The evolution of crowd funding in the Arab world
How do you launch a crowdfunding campaign?
Launching a campaign on crowdfunding platforms is easy. Users have to submit their ideas with a description and an explanatory video, mentioning the amount of money they need and how are they going to use it. Each campaign usually lasts between one to two months and community members can submit their contributions. In return, they will get a gift, a thank you note, the product itself or any other reward.
The rise of crowdfunding platforms
The concept of crowdfunding may be relatively new in its current form, however the concept is one that has been adopted in many different ways in the past. In the seventie many organizations used to lend money to individuals without the intervention of banks - an example is the Irish Loan Fund led by Jonathon Swift. The fund mainly targeted low-income families living in rural areas. During the eighties, more than 300 microlending programs kicked off.
In 2005 the first online microlending platform, Kiva.org, was launched. The following year, Prosper.com, the first peer-to-peer lending platform was launched in the United States, allowing people to submit a funding request including a picture, a story and a credit risk (credit risk refers to the risks a borrower takes if they failed to meet the determined terms). In 2007 a second one came along.
Kickstarter, the first crowdfunding campaign, was then launched in 2009 to provide a new way of funding creativity. IndieGoGo was the second with others soon following suit, giving voices to project owners and creating a birthplace of success stories. It wasn't until 2012 that the trend hit the Arab World's shores.
The regional crowdfunding scene
Aflamnah: The first crowdfunded platform in the Arab region, launched in July 2012 to help independent movie makers get funding and now it covers all sorts of creative projects. Aflamnah started with six projects online, one of them was Abou Rami for Sabah Haidar, and raised $2,440 in 28 days.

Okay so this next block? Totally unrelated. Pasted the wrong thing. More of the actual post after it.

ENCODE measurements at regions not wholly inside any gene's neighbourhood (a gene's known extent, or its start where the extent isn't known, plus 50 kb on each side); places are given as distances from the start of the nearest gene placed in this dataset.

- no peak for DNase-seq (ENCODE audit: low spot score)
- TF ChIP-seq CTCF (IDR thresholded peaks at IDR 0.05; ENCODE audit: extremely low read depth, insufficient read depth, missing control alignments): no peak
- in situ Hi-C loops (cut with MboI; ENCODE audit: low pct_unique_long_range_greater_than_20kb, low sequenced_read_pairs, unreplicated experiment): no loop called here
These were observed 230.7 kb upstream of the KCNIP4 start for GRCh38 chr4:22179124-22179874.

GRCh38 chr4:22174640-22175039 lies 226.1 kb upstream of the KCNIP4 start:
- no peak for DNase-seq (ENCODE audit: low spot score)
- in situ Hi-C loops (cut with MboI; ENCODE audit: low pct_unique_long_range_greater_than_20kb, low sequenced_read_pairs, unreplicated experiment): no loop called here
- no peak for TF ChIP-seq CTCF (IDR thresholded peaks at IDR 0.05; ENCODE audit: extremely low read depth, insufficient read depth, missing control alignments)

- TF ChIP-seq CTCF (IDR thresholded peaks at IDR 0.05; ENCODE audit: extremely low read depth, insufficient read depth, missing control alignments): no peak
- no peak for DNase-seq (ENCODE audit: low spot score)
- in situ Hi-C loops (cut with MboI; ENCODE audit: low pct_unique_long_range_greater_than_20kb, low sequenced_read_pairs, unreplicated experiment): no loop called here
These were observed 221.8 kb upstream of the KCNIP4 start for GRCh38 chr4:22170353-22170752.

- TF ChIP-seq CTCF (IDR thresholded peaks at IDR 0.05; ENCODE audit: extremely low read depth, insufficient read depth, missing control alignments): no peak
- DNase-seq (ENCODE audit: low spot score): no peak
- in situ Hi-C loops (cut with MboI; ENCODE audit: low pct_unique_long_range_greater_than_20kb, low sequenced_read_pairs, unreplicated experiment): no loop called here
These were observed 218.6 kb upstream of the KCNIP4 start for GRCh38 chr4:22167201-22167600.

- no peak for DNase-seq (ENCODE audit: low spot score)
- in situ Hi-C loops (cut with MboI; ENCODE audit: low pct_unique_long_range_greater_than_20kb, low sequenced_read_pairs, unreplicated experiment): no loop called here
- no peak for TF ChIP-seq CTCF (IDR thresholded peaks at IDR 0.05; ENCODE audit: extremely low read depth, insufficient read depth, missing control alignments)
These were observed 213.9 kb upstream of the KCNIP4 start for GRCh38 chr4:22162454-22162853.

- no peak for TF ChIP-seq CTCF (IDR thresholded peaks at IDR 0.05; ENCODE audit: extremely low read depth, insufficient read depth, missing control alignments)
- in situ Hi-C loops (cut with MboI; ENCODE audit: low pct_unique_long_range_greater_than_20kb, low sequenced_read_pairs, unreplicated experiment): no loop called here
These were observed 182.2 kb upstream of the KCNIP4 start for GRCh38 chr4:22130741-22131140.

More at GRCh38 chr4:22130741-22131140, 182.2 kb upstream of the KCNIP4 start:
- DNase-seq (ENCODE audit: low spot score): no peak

Zoomaal: Started in February 2012 by young entrepreneur Abdallah Absi (above), who was selected as one of Lebanon’s Top 20 entrepreneurs for 2013. A little different from Aflamnah its focus doesn't pertain to only movies and art, but rather all projects, as well as amounts raised needing to stay within the required amount.
Eureeca: Launched in Dubai in 2011, Eureeca is the first global online crowdinvesting platform that focuses on small and medium-sized businesses, allowing them to raise funds from the crowd in return for equity. Eureeca’s network of investors covers countries like Japan, Switzerland, Norway and Lebanon, who have pledged funds to grow the businesses they invested in.
Yomken: An open innovation and crowdfunding platform that targets social projects. It works by connecting industrial workshop owners with potential problems solvers like students, designers, and Arab diaspora. The resulting product will then be financed through crowdfunding.
Shekra: Launched in November 2012 by seven cofounders, Shekra mainly focuses on Egyptian startups. In addition to funding, it provides entrepreneurs with tips on how to pitch their ideas to investors, promote their startup on social media, and helps them with legal technicalities and agreements with investors and other services.
Crowdfunding in Saudi Arabia
Many Saudi entities are funding entrepreneurs in the Kingdom, such as Saudi Credit and Savings Bank, by giving them loans with low interest. There are also different incubators like Bader ICT Incubator at King Abdulaziz City for Science and Technology, and Verso. However, we are yet to see a crowdfunding platform coming from within Saudi Arabia. Let’s hope the coming months and the inspiring stories on crowdfunding platforms inspire Saudis to launch a local version.